Upping the Ante: From 5KaDay to 5MaDay to 100Miles…
by Patrick Reed
Disclaimer: I am no physician. Proceed at your own risk.
I am becoming enamored with ultra distance races. Whereas in college I constantly begged my coach to “put me in” for the 1500 meters instead of the interminable 10,000, ever wishing myself to be a dream miler, now I am begging my wife to give me the green light for 100 mile ultra marathons and beyond. It seems I agreed to 2 stipulations upon our upping the wager from boyfriend/girlfriend to husband/wife 14 years ago: no motorcycles in my future & no ultra-marathons…. The motorcycle thing is more than understandable. Despite the certain thrill of speeding 100+ miles an hour inches from the pavement on a two-wheeled rocket, I can find adrenaline rushes in many safer endeavors. Also, I grant my wife that I am not the most “common-sense” equipped potential rider. Given to extremes, I may just have throttled too aggressively… Thankfully, we’ll never have to know — as I am happy to give on this compromise.
But ultra distance races. These are of another ilk. Though some do look askant and doubting at me when I beam with excited tales of wrong turns in desolate canyons and parched tongue and salt-encrusted shorts during desert crossings and the joyful interludes amidst hours long runs, the risks of ultra running are far less than those of crotch-rocketing. At least, I am pretty sure they are…
A bit of research has me scratching my head. A June 2012 blog post in Scientific American headlines: “Ultra Marathons Might Be Ultra Bad For Your Heart.” Katharine Harmon cites a 2012 Mayo Clinic study which hypothesizes some potential negative effects of ultra distance training. Here is the abstract from the study:
A routine of regular exercise is highly effective for prevention and treatment of many common chronic diseases and improves cardiovascular (CV) health and longevity. However, long-term excessive endurance exercise may induce pathologic structural remodeling of the heart and large arteries. Emerging data suggest that chronic training for and competing in extreme endurance events such as marathons, ultramarathons, ironman distance triathlons, and very long distance bicycle races, can cause transient acute volume overload of the atria and right ventricle, with transient reductions in right ventricular ejection fraction and elevations of cardiac biomarkers, all of which return to normal within 1 week. Over months to years of repetitive injury, this process, in some individuals, may lead to patchy myocardial fibrosis, particularly in the atria, interventricular septum, and right ventricle, creating a substrate for atrial and ventricular arrhythmias. Additionally, long-term excessive sustained exercise may be associated with coronary artery calcification, diastolic dysfunction, and large-artery wall stiffening. However, this concept is still hypothetical and there is some inconsistency in the reported findings. Furthermore, lifelong vigorous exercisers generally have low mortality rates and excellent functional capacity. Notwithstanding, the hypothesis that long-term excessive endurance exercise may induce adverse CV remodeling warrants further investigation to identify at-risk individuals and formulate physical fitness regimens for conferring optimal CV health and longevity.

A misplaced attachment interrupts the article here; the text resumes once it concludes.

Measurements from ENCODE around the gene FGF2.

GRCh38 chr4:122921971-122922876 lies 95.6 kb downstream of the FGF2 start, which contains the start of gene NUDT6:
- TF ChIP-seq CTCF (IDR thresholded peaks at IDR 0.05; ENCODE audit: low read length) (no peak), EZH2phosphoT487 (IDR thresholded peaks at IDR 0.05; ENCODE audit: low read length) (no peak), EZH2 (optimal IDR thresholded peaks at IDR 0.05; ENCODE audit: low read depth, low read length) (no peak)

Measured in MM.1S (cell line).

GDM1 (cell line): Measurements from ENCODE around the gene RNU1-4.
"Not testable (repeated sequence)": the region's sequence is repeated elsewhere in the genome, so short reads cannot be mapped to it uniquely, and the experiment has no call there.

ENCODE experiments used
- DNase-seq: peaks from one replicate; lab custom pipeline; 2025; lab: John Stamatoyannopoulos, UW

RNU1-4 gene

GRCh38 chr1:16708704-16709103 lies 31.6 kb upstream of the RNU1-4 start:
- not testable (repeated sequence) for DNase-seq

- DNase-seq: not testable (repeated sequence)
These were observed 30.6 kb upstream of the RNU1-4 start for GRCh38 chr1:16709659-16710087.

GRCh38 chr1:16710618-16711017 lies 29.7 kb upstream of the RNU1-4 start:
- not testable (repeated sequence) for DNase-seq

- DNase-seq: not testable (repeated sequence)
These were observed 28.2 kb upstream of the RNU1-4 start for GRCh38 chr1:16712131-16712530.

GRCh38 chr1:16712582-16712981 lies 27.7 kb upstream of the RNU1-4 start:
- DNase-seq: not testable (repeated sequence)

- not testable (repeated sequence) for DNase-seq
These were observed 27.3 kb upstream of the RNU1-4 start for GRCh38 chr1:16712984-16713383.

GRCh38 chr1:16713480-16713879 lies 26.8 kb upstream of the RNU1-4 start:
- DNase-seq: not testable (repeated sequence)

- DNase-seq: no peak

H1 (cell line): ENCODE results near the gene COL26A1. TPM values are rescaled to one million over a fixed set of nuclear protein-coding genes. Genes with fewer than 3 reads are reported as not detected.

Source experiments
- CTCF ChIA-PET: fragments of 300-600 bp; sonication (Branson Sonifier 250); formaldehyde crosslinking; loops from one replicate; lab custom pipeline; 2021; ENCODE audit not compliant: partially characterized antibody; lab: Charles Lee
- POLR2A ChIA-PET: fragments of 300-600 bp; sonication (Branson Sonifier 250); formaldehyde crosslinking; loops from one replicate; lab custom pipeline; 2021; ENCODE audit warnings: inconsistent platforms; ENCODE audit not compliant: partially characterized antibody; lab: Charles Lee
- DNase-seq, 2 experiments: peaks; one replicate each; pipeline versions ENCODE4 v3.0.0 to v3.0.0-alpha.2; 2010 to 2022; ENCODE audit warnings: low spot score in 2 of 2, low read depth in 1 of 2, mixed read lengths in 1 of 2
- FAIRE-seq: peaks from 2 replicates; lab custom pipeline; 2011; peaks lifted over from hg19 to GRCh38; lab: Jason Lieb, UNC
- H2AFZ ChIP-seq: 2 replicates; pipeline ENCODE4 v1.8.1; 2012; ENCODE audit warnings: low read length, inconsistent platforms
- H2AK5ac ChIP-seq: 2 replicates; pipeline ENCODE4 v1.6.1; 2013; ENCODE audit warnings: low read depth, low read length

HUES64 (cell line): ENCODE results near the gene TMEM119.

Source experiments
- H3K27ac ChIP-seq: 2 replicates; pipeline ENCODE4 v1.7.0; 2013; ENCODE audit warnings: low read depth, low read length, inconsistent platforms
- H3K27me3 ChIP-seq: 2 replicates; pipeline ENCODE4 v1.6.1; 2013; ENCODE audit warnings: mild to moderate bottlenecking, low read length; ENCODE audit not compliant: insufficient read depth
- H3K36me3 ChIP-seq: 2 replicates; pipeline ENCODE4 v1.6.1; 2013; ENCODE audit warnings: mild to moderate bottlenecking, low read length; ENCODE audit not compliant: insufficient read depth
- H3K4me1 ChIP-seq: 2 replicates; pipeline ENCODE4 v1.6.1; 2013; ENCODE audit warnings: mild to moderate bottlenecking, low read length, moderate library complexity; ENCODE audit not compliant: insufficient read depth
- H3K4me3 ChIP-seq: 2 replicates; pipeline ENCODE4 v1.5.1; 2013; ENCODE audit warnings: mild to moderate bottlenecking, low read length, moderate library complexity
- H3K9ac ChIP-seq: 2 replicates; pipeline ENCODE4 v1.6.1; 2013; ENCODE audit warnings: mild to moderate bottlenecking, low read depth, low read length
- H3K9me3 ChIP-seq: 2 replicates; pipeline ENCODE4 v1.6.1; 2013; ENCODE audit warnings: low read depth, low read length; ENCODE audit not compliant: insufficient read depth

There are some quite concerning ramifications of this study’s hypothesis, and it makes sense that prolonged, ultra-intense training efforts and races over decades can have some detrimental effects on the heart of the athlete. Alternatively, such training may also have some great benefits, it stands to reason. Regardless, there are enough “mays” and “mights” and phrases such as “in some individuals” in the above abstract to provide the ultra distance athlete fair comfort. One line in particular has me wondering how forced this study may be:
“However, this concept is still hypothetical and there is some inconsistency in the reported findings.”
Additionally, Harmon’s haphazard citing as an example of such negative potential effects of ultra training the death of Micah True — beloved icon of the Born To Run school of the ultra distance regimen — the article waxes only cynically about running great distances. In addition to the science in the article, the author is devoid of any any insight into the, shall I say, adventurous bliss of the extreme endurance athlete. Inspect the sport with gloves and antiseptic spray and circular reasoning all you like, the allure of the ultra marathon, and the risk-benefit analysis therein, lay beyond. The slam of the shotgun’s wakeup volley at 4 a.m. in the dreamy central coast hills of California, the hooting defiant call of “God Bless America!” at 5:50 a.m., and the boom of the starter’s 5-guage 10 minutes later lack quantification. Should all of this be drain on the heart, what American stupor should drug the arrythmias to sleep — and to what end?
For my part… to be more succinct, my daily running regimen of 5 kilometers a day is in jeopardy of giving way to 5 miles a day at a minimum. The ultra distance races are too grand to afford me a 5k day at the least. And so I have imagined committing to this 5 miles a day.
Surely, the ultra-marathon I wish for is within reach. After all, my wife has already given in. Now, it is Badwater which she is defending against. I have multiple ultras under my belt — all with her blessings, encouragement and pride.
With a greater commitment fairly agreed upon, it is time to ensure realistic goals and clear victory. Thankfully for us ultra runners, to make it to the start is victory; to cross the finish line, familiar icing!
Keep pushing. What they say can’t be done, is.
~ Coach Patrick